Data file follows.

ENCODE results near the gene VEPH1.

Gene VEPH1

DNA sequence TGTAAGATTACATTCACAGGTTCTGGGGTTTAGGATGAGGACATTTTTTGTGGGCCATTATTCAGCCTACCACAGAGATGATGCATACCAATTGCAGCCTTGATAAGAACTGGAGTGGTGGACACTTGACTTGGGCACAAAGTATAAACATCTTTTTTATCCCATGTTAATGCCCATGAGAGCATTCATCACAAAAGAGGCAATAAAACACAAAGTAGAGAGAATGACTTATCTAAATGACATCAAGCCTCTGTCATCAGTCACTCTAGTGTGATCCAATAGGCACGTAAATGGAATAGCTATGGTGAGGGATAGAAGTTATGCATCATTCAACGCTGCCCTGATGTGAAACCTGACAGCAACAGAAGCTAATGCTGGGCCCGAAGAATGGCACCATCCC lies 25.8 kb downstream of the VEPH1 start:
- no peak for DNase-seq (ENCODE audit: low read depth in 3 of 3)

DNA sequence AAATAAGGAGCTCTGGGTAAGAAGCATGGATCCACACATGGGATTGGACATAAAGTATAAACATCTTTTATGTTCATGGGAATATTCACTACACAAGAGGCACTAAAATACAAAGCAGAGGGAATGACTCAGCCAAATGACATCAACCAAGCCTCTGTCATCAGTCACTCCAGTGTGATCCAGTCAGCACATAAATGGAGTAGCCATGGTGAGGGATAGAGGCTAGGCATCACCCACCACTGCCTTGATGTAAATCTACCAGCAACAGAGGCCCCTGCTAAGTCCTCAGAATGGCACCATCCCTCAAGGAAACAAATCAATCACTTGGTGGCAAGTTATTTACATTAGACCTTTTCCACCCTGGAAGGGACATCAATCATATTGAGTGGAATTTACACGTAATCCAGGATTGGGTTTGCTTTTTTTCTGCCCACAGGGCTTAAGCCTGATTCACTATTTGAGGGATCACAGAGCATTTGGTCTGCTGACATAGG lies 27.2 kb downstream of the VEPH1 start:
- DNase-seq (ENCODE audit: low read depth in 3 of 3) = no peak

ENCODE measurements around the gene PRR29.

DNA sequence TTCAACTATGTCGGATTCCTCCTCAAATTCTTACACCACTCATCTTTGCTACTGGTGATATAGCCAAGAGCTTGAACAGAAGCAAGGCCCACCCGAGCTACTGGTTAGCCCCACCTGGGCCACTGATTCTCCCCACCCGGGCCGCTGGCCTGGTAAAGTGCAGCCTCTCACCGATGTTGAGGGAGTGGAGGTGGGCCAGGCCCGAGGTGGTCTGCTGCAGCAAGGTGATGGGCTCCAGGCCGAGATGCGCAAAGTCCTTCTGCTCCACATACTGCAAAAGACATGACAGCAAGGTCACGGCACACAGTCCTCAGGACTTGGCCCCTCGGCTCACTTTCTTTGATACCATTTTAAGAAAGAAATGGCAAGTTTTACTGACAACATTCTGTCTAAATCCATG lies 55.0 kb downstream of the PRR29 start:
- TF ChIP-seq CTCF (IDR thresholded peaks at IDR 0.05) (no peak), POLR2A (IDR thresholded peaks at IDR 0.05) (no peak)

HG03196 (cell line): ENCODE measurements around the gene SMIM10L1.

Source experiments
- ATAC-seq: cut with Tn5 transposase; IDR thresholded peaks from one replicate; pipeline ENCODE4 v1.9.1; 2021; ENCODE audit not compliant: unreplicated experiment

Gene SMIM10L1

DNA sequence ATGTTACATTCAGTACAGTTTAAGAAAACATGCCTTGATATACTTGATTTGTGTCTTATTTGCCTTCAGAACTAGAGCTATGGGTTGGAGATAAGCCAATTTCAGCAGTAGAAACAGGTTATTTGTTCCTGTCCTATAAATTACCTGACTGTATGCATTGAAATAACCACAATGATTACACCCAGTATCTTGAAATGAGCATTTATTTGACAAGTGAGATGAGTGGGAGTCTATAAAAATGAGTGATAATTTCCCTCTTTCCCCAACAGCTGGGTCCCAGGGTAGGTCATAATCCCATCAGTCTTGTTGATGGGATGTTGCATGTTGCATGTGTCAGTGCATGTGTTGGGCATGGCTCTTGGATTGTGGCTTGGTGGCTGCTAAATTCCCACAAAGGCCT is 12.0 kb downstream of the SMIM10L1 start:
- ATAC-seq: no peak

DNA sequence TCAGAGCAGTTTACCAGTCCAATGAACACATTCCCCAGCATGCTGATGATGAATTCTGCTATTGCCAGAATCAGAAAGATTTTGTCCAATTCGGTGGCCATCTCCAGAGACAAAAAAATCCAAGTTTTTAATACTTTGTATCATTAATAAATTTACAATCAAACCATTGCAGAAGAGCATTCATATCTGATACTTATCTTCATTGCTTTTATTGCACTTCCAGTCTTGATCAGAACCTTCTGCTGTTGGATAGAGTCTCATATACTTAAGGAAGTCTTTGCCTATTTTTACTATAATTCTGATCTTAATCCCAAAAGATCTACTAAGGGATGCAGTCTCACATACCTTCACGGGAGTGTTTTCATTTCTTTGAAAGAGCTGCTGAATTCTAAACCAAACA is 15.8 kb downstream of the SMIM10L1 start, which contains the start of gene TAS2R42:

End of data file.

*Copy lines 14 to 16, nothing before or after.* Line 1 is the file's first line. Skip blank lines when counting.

DNA sequence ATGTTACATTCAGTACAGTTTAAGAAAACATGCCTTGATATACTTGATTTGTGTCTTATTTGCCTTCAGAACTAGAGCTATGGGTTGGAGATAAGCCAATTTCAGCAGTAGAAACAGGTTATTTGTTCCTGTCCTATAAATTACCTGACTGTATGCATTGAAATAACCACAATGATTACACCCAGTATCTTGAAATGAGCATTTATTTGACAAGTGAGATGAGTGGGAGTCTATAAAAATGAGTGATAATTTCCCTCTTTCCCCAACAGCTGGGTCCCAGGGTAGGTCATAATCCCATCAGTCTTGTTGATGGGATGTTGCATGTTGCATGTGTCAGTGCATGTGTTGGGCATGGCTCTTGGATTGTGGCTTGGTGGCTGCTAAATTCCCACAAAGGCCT is 12.0 kb downstream of the SMIM10L1 start:
- ATAC-seq: no peak

DNA sequence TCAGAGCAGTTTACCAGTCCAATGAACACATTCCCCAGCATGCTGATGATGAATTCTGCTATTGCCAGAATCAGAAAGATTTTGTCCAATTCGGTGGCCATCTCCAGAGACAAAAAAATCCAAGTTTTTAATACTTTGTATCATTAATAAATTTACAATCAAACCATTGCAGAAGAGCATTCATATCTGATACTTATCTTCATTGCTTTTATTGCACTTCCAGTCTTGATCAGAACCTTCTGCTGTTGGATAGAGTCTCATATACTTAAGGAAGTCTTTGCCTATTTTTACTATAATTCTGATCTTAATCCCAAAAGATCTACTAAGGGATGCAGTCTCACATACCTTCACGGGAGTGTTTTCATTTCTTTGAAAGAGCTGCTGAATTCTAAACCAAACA is 15.8 kb downstream of the SMIM10L1 start, which contains the start of gene TAS2R42: